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Mommy Shift Begins as Nanny Shift Ends

This Latina immigrant is one of thousands in L.A. County whose time spent with their employers' children is time spent away from their own.

November 03, 2005|Anna Gorman | Times Staff Writer

Margoth Enriquez looks at the clock. It's 6:03 p.m. -- past time to go home.

She sighs.

The nanny feeds 13-month-old Elise a bottle while Elise's twin sister rests nearby. Their 3-year-old brother sits at the table, finishing his broccoli and chicken. Samantha, 2, holds her mom's hand as they walk toward the kitchen.

"Let's see if your bottle is ready and then we're going to say goodbye to Margoth," Stacey Arnold says to her daughter.

"Why?" asks Samantha.

"Every night, 'Why is she going home?' " Stacey says, referring to her daughter's inability -- or unwillingness -- to accept Margoth's departure. "I ask myself that very question."

The answer lies across town, in a neatly decorated one-bedroom apartment near downtown Los Angeles, where Margoth's own young daughter and teenage sons anxiously await her return.

After a full day of taking care of Stacey's four children on the Westside, Margoth arrives home just after 7 p.m.

"¡Hola, ninos!" she says as she opens the door.

And so her second shift begins.

Jasmine, 3, who was still curled up in her Dora the Explorer blanket when her mom left that morning, jumps and squeals. She grabs her mother's hand and pulls her to the kitchen table to show her the crayon drawing she made in preschool.

"You did this for me?" Margoth says in Spanish as she kisses Jasmine's head and puts the poster on the refrigerator with alphabet magnets. "Gracias, muneca."

Margoth takes off her shoes and immediately begins cooking dinner. When she has the energy, she prepares traditional dishes from her native El Salvador. But many nights, she cooks what's easy and quick: fish sticks, chicken nuggets or spaghetti.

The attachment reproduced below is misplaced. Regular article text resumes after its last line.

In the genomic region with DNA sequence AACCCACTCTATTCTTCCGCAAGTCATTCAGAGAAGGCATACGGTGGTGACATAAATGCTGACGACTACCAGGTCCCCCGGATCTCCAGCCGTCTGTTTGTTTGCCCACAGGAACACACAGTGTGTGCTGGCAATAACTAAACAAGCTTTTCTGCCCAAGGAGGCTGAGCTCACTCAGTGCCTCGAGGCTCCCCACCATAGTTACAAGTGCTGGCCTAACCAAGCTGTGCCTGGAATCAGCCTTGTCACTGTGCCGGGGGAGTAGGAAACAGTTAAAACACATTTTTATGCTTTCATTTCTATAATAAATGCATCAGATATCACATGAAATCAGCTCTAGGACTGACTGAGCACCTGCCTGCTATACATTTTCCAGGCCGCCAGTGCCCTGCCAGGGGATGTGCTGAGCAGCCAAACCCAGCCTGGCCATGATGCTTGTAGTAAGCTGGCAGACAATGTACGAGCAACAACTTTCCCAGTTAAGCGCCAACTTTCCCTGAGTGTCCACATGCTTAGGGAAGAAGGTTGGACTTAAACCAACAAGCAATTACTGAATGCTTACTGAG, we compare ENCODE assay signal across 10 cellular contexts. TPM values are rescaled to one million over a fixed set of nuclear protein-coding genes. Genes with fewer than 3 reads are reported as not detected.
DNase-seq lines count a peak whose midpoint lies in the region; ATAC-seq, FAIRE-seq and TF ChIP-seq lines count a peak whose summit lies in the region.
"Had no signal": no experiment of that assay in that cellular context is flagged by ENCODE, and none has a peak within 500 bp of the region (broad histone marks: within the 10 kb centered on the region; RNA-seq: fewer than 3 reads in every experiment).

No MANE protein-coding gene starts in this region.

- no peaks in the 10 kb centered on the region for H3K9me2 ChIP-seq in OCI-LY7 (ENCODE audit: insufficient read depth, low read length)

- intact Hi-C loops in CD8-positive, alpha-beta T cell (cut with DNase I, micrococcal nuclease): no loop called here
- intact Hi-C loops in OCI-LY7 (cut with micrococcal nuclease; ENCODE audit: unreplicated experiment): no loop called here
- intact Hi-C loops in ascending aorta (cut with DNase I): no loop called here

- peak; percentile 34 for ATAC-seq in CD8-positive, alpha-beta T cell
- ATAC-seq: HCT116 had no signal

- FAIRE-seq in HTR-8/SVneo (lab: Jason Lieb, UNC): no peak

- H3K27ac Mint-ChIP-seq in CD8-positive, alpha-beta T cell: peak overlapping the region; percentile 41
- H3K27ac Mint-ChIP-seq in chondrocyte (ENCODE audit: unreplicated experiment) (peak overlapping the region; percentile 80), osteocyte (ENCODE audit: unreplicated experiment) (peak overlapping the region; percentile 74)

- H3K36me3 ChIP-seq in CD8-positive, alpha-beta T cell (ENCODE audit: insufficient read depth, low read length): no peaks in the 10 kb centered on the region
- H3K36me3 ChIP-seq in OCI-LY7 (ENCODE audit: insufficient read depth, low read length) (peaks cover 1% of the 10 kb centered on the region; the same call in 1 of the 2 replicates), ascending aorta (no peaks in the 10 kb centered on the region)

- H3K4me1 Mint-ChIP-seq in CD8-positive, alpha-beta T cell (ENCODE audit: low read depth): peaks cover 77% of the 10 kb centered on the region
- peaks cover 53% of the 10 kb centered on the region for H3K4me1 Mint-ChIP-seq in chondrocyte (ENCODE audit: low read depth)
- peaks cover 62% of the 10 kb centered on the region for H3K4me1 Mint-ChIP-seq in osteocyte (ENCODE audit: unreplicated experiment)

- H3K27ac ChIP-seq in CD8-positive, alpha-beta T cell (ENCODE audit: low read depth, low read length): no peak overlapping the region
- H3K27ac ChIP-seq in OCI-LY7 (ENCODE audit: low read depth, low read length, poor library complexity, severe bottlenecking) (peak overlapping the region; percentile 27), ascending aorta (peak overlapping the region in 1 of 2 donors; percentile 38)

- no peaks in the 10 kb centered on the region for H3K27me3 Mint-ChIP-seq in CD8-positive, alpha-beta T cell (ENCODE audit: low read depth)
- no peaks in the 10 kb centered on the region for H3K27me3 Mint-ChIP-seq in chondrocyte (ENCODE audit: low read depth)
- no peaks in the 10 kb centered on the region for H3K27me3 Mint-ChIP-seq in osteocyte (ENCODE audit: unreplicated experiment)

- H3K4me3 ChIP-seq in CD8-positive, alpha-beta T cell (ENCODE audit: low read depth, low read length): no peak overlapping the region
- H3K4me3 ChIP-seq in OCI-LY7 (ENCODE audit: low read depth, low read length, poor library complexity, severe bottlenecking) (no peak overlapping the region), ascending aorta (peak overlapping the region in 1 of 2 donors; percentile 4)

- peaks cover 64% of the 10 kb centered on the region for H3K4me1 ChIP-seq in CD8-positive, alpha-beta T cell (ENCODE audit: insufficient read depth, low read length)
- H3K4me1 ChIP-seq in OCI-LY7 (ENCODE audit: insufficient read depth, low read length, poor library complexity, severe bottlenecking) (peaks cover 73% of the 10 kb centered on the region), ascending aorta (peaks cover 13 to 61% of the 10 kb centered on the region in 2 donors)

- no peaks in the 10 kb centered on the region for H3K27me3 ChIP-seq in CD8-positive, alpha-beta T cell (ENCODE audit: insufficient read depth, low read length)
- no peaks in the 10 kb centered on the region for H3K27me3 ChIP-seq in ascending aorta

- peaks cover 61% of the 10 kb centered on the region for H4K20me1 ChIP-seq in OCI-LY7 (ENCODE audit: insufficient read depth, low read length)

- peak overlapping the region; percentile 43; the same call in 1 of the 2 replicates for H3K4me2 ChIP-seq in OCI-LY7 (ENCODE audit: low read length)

Tonight, she decides on steak, rice and a bag of vegetables from the freezer, which she puts on the table at nearly 8 p.m. -- two hours after she helped feed Stacey's children. As she cooks, washes dishes and sets the table, she asks her sons, ages 13 and 15, about their days.

"Raul, did you do your homework?" she asks. "Mario, what did you do in school?"

Similar scenes play out throughout Los Angeles County every day. Immigrant women leave their children at home -- with siblings, relatives or bargain baby-sitters -- so they can earn a living caring for other people's children.

"It's everywhere," said Lisa Loomer, who wrote a play, "Living Out," about the trend in Los Angeles. "It's this city. It's the great divide in this city."

There are roughly 62,000 Latina nannies in Los Angeles County, said University of North Carolina professor Philip N. Cohen. He based his estimate on census data and noted that the actual number may be higher.

Inevitably, immigrants feel the pull between their employer's children and their own families. Every day, they take their employer's children to play dates and the park, often unable to do the same with their own. They pick up their employer's children from school while theirs take buses.

"They are forced to be away from their families and yet reminded at every instance what their families are being denied," said Pierrette Hondagneu-Sotelo, USC professor and author of "Domestica: Immigrant Women Cleaning and Caring in the Shadows of Affluence."

Often, the only baby-sitters they can afford are untrained or unreliable.

"The immigrants are paying each other," said Arizona State University professor Mary Romero, author of "Maid in the U.S.A." "Somebody has to take care of the children. It's the nanny or the maid's child who gets the short end of the stick."

Stacey says she never takes Margoth for granted.

She gives her nanny paid time off to attend school meetings or stay home with a sick child. She tells Margoth she can bring her daughter along to work.

"She's a mom," she says. "Those are her kids. She feels about her kids the same way I feel about mine."

But Stacey, whose husband works long hours in commercial real estate, also depends on Margoth -- so much so that at the end of the day, it's hard to let her go home.

When the twins were younger, Stacey says, it was even worse. Some nights, Margoth wouldn't leave until after 7.

"At 6 p.m., things were falling apart," Stacey says. "It was like a madhouse."

Margoth depends on Stacey, too -- particularly for the $550 paycheck she receives each week.

If she had the choice, Margoth says, she wouldn't work. She feels as though she spends more time with Stacey's family than her own. Sometimes, she accidentally calls Jasmine by the name of one of Stacey's daughters.

"I also have my family," she says. "They also need me.... I don't want my family to eat cereal for dinner."


The oldest of eight girls, Margoth grew up in the village of San Rafael Chalatenango. When Margoth was young, her father left the family. She began cleaning houses to help support her mother and sisters.

The money was never enough.

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